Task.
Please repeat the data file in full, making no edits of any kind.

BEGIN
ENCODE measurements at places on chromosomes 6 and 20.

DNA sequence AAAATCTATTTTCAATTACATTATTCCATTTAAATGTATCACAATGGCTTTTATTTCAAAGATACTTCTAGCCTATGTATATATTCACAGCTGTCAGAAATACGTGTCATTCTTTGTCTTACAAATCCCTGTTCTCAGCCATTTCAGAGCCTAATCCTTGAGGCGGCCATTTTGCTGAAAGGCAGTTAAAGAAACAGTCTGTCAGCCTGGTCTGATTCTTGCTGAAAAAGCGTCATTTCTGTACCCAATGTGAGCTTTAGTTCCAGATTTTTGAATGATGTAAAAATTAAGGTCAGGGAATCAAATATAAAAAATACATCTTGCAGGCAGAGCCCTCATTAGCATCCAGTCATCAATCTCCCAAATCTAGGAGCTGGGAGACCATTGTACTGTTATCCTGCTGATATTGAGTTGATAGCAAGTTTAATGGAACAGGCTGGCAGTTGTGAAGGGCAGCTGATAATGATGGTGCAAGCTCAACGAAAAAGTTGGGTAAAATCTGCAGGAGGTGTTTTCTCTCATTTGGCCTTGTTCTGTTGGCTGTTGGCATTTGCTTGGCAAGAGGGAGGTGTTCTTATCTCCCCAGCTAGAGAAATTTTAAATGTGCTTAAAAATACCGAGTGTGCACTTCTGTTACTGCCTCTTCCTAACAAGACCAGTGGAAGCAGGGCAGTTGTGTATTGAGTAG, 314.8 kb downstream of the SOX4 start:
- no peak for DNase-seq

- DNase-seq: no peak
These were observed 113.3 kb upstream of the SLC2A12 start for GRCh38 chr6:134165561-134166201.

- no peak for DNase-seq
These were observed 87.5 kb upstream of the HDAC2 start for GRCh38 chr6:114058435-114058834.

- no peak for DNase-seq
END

ENCODE measurements at places on chromosomes 6 and 20.

DNA sequence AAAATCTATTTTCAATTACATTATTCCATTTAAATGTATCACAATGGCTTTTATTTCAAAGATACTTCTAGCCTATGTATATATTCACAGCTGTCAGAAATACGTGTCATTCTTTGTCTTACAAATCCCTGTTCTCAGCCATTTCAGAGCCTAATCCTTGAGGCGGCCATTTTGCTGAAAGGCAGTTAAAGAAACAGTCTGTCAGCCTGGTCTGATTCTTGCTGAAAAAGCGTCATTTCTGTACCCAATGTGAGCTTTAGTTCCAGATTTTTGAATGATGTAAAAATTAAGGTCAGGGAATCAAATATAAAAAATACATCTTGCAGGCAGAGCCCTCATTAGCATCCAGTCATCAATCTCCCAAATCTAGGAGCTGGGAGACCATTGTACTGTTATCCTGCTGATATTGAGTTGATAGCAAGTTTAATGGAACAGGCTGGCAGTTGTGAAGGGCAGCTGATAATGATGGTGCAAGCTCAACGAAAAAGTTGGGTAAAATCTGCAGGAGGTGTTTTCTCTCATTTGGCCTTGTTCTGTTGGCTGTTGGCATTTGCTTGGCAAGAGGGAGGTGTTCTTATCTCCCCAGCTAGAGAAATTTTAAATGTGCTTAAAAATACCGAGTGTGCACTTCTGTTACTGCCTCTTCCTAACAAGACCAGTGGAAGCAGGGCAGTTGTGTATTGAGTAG, 314.8 kb downstream of the SOX4 start:
- no peak for DNase-seq

- DNase-seq: no peak
These were observed 113.3 kb upstream of the SLC2A12 start for GRCh38 chr6:134165561-134166201.

- no peak for DNase-seq
These were observed 87.5 kb upstream of the HDAC2 start for GRCh38 chr6:114058435-114058834.

- no peak for DNase-seq